Saturday, December 10, 2011

Day 10: We Live in a World of Magical Trees

Welcome to Day 10 in our 24 Days of Books, and welcome to the magical world of trees. In the Irvington neighborhood we are blessed with a multitude of magnificent trees. In the fall I often find myself tripping over uneven sidewalks (usually the result of roots spreading from those same magnificent trees) because my eyes are looking up, taking in the beauty of the trees in their most flamingly glorious time of year. And I marvel at the spectacular root structures of many of the trees -- some of which seem large enough to live in!

But how carefully do we really look at these trees -- at their exquisite details, and not just their overall shape and effect? Our shelves, like those of most bookstores and libraries, are groaning with books that give you all kinds of advice for birdwatching, the little details that differentiate different types and genders of birds. But where are similar such books for trees?

Now, local publisher Timber Press has provided just such a book, and it is a doozy. Seeing Trees: Discover the Extraordinary Secrets of Everyday Trees, written by Nancy Ross Hugo with photography by Robert Llewellyn, celebrates seldom-seen but easily observable tree traits and invites you to watch trees with the same care and sensitivity that birdwatchers use to watch birds. I think this will end up being one of the hot holiday gift books of 2011.

Focusing on widely grown trees, this captivating book describes the rewards of careful and regular tree viewing, outlines strategies for improving your observations, and describes some of the most visually interesting tree structures, including leaves, flowers, buds, leaf scars, twigs, and bark. In-depth profiles of ten familiar species — including such beloved trees as white oak, southern magnolia, white pine, and tulip poplar — show you how to recognize and understand many of their most compelling (but usually overlooked) physical features.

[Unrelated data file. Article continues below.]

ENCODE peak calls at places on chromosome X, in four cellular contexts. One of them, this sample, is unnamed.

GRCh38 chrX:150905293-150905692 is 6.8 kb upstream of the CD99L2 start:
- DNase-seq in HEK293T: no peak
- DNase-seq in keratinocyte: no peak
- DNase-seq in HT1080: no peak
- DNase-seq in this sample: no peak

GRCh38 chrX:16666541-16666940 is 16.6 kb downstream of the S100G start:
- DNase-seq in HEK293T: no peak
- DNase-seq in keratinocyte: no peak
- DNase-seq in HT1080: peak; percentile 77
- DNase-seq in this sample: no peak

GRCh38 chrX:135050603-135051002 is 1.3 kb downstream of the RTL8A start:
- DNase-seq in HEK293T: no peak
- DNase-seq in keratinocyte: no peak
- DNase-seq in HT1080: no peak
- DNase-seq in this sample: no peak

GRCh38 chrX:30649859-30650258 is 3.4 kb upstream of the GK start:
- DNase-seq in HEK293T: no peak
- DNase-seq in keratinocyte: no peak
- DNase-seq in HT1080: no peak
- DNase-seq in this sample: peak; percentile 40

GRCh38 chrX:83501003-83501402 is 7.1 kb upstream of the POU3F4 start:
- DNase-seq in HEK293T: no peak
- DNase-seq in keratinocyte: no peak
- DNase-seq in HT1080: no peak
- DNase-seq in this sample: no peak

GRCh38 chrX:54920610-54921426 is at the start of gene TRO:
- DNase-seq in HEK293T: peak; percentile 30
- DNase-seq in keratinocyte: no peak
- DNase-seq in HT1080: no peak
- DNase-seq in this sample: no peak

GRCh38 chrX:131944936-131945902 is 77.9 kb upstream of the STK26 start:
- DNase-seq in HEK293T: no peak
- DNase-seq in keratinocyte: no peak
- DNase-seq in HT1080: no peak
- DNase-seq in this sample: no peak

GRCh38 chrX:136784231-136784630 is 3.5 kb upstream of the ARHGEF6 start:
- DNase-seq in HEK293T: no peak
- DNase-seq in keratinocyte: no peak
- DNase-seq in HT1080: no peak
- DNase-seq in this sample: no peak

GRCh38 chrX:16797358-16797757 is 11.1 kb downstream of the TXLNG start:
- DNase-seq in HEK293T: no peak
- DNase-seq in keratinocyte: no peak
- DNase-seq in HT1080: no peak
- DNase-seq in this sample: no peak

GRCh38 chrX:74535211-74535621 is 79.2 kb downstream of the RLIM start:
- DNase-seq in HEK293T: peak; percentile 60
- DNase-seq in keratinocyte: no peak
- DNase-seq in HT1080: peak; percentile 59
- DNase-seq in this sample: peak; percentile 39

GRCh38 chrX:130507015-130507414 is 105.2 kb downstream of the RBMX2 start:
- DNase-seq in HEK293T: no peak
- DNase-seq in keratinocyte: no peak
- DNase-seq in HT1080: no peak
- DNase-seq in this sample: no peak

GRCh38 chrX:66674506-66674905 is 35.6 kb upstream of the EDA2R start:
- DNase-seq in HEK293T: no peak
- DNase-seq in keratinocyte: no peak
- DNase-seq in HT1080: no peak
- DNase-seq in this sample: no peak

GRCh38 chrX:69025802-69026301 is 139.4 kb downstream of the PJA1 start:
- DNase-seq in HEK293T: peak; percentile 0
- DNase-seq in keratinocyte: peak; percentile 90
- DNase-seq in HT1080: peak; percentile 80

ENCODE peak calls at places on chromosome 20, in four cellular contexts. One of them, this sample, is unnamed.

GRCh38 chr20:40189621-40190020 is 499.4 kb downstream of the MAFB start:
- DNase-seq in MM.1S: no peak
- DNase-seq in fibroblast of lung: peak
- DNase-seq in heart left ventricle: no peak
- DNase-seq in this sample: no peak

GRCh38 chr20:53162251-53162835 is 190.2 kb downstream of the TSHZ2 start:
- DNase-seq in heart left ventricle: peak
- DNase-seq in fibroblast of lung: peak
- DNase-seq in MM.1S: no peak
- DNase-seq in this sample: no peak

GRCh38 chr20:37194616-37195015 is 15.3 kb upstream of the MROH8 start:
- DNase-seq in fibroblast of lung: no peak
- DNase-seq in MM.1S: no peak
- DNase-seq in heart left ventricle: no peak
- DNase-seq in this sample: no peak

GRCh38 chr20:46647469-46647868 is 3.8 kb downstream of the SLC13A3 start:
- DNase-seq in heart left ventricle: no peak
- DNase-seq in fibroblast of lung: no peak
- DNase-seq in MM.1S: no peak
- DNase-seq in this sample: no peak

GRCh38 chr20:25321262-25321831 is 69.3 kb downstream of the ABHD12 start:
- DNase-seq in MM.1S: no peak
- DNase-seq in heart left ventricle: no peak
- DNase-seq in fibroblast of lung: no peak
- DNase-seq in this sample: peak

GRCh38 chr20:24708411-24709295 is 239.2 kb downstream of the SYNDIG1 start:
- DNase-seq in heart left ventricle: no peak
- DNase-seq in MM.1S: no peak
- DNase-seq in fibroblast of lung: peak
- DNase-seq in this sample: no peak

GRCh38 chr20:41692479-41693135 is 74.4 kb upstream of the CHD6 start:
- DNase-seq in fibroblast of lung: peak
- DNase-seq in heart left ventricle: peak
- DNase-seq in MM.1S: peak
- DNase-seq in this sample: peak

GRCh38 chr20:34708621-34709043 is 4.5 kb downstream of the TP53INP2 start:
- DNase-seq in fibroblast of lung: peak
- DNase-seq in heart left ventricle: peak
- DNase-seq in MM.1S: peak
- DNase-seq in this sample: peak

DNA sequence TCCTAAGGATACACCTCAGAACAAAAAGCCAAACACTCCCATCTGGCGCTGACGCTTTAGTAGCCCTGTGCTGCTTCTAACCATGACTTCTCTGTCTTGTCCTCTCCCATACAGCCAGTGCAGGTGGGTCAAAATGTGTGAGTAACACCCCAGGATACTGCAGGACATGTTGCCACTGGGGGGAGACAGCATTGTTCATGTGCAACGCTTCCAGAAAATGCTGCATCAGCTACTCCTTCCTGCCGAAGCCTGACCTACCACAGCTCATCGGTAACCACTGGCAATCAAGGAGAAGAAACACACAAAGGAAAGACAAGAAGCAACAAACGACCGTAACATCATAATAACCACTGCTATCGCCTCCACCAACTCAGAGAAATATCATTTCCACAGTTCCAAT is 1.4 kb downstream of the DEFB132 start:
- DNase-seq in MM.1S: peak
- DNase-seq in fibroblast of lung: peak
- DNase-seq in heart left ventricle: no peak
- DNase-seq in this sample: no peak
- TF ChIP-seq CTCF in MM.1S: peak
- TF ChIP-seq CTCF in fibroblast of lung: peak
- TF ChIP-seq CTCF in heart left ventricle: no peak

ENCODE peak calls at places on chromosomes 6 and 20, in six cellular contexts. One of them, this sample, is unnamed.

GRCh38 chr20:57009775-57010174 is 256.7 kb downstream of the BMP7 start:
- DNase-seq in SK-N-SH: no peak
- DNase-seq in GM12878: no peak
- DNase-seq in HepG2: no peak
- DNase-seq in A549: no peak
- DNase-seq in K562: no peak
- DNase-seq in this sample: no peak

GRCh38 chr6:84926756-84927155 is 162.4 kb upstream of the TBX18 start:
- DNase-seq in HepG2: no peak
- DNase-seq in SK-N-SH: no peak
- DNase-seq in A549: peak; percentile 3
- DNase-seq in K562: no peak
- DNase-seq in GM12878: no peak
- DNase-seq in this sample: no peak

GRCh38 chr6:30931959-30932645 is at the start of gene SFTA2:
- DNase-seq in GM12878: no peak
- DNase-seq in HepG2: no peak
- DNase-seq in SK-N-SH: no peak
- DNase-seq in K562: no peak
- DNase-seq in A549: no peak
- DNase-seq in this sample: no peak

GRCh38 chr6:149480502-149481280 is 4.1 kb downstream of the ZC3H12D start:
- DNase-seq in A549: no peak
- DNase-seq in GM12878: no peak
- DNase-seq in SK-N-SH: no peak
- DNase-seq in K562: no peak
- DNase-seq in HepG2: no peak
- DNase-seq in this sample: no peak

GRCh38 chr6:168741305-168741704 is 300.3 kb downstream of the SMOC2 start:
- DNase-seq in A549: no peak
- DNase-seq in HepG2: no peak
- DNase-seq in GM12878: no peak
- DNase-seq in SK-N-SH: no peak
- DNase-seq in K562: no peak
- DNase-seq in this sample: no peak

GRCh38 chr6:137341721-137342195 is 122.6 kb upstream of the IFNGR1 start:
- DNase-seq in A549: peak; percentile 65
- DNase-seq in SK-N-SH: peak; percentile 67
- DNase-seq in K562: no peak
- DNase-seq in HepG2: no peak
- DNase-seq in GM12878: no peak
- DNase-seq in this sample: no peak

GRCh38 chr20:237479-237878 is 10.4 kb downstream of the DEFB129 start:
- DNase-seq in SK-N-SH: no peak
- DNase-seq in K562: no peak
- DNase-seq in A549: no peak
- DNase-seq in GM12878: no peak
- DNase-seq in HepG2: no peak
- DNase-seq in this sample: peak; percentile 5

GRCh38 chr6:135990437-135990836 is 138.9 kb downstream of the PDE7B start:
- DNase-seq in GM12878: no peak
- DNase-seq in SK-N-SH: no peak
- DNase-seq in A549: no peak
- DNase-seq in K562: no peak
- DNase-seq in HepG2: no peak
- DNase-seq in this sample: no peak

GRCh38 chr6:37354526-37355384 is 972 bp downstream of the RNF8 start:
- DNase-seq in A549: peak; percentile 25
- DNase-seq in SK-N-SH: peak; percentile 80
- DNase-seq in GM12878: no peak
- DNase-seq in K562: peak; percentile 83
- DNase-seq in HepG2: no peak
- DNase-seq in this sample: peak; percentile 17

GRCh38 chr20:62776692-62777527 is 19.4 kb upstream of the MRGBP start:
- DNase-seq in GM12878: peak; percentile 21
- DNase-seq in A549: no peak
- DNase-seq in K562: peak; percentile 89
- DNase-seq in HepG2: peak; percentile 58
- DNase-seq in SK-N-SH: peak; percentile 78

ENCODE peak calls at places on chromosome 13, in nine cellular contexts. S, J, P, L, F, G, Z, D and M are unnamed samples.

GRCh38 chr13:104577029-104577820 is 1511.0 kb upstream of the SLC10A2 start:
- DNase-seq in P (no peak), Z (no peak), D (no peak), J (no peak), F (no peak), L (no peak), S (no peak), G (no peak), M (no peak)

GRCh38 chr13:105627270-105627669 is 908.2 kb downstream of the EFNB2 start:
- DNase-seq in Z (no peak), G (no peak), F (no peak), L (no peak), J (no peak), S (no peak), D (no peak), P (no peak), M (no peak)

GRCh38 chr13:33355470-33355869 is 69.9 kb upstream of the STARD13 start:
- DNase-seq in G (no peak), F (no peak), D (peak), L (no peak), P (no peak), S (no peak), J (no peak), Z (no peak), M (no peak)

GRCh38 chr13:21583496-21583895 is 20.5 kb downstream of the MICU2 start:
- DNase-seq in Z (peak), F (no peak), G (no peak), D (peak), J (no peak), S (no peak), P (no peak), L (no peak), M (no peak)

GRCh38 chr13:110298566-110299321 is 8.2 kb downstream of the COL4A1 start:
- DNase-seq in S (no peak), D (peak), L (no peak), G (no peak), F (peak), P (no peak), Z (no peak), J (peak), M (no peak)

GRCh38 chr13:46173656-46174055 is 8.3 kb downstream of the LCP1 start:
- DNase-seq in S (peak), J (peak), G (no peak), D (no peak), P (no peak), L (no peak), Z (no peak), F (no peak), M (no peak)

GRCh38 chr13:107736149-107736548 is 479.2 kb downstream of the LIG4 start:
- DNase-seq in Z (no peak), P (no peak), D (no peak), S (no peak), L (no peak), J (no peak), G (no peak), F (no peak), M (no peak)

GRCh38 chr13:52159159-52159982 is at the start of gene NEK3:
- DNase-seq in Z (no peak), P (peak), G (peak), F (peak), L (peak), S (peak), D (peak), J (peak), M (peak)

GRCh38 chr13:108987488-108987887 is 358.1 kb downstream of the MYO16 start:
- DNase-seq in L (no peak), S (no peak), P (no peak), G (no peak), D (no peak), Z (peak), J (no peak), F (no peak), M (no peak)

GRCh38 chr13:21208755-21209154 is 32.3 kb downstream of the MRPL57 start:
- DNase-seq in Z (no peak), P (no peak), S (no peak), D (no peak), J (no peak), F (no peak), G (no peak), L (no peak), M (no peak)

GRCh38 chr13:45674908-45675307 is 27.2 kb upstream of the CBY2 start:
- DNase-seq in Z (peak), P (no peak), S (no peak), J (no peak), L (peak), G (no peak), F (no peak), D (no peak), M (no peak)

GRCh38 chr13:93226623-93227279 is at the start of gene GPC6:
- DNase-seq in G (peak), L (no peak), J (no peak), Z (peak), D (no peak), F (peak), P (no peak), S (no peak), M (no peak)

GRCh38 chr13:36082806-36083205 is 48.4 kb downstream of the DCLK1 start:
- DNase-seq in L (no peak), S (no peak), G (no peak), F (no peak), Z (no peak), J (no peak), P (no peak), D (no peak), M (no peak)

Hugo's delightful text and Llewellyn's breathtaking photographs deliver a steady stream of small astonishments that not only underscore the fascinating physiology of trees but will bring you into a closer, more intimate relationship with these miracles of nature.

Nancy Ross Hugo has been writing, lecturing, and teaching about trees, native plants, and floral design for over 30 years. She was the garden columnist for the Richmond Times-Dispatch and the education manager of the Lewis Ginter Botanical Garden, supervising adult and children's education. She and her husband live in Howardsville, Virginia, where they manage the outdoor education and retreat center Flower Camp. Nancy loves exploring the creative process, particularly in the form of nature journaling, which, she says "helps me keep my thoughts in order, my dates straight, and my eyes open to all things wild and wonderful!"

Robert Llewellyn has been photographing trees and landscapes for almost forty years. His photographs have been featured in major art exhibits, and more than thirty books featuring his photography are in print. He had always seen trees as important aesthetic forms in landscape photography. But when he worked with Hugo on an earlier book, Remarkable Trees of Virginia, he saw them differently. “First, they were living things, they are born, they die. And second, they live in communities.” In Seeing Trees, he has discovered that minute detail reveals something else, an unexpected and alien beauty.

This video tells you more about the book and especially about the digital camera technology Llewellyn used to capture incredibly sharp detail  to create the amazing photographs in the book. They are truly stunning.

No comments:

Post a Comment

Note: Only a member of this blog may post a comment.